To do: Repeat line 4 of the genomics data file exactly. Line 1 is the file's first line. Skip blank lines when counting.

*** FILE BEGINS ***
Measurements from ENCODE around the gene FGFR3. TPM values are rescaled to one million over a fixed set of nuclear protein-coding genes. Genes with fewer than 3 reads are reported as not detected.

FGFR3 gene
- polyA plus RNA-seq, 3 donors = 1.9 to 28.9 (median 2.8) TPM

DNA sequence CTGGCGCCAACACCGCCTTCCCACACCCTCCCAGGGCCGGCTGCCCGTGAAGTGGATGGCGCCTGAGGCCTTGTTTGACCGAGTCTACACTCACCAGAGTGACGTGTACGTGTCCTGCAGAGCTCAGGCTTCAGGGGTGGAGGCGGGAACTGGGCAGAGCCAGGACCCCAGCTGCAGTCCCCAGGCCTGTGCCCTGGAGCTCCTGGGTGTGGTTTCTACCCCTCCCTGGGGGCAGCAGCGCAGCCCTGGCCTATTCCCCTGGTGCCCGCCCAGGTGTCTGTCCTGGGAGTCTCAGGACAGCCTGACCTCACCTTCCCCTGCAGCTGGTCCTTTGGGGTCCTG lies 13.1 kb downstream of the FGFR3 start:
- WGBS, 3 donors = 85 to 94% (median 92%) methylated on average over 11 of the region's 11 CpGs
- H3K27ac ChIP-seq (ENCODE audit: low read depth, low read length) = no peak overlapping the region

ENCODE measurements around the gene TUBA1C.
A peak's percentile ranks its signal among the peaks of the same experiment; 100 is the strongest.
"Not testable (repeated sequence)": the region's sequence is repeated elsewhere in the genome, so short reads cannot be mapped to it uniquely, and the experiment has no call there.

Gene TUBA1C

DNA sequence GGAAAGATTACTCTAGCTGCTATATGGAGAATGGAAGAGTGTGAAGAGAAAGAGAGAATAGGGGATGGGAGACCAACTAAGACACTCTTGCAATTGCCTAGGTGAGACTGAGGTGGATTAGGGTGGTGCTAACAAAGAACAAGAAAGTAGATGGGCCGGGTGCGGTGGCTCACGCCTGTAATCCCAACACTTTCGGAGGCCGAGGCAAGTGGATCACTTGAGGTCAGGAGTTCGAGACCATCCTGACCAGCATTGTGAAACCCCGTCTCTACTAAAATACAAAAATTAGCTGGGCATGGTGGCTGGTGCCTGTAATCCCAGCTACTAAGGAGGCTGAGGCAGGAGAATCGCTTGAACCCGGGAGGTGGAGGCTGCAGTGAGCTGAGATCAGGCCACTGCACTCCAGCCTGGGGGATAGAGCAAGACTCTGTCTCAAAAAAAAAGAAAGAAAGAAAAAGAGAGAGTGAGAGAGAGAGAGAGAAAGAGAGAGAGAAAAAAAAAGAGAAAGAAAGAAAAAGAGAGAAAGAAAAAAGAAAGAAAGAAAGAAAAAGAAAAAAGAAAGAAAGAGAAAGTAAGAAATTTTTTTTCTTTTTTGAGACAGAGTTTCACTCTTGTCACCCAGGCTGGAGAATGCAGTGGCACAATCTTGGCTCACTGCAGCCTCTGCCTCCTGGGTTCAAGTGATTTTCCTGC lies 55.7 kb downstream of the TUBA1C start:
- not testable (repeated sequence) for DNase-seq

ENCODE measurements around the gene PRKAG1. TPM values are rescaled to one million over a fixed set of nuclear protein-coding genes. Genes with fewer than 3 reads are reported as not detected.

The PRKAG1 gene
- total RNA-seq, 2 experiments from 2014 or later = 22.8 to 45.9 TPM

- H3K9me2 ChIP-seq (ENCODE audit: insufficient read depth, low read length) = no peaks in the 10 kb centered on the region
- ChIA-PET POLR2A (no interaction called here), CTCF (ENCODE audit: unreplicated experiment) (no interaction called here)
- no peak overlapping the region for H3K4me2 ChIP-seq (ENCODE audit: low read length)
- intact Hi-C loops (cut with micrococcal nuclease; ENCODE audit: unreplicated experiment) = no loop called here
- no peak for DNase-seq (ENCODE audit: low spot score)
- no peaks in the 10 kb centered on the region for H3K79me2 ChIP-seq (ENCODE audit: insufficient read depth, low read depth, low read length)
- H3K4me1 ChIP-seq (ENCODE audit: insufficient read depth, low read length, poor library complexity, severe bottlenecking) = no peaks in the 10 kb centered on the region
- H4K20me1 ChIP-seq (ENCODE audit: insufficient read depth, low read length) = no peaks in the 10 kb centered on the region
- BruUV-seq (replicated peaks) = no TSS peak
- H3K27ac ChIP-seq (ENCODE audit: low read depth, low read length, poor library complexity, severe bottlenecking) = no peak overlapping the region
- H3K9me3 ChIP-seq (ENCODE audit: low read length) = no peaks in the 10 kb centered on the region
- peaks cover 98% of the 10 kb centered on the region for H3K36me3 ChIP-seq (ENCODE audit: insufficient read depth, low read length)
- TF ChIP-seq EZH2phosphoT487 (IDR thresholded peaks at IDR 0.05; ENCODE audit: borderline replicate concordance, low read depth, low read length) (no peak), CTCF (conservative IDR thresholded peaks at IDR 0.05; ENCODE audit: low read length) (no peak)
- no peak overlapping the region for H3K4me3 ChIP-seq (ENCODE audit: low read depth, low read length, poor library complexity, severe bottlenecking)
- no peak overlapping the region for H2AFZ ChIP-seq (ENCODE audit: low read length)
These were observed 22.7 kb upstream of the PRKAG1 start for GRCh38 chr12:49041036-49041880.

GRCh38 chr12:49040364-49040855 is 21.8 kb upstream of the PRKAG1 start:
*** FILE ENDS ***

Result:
DNA sequence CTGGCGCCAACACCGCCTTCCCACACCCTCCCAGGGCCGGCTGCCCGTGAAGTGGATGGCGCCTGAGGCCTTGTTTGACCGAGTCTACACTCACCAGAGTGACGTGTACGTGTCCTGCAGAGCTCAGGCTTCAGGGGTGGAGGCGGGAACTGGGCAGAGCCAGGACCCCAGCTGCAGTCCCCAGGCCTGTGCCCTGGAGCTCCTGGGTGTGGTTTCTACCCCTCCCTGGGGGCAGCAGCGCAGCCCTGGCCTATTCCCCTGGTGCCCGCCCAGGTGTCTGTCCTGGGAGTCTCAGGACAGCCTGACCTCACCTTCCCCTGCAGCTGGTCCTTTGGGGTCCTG lies 13.1 kb downstream of the FGFR3 start: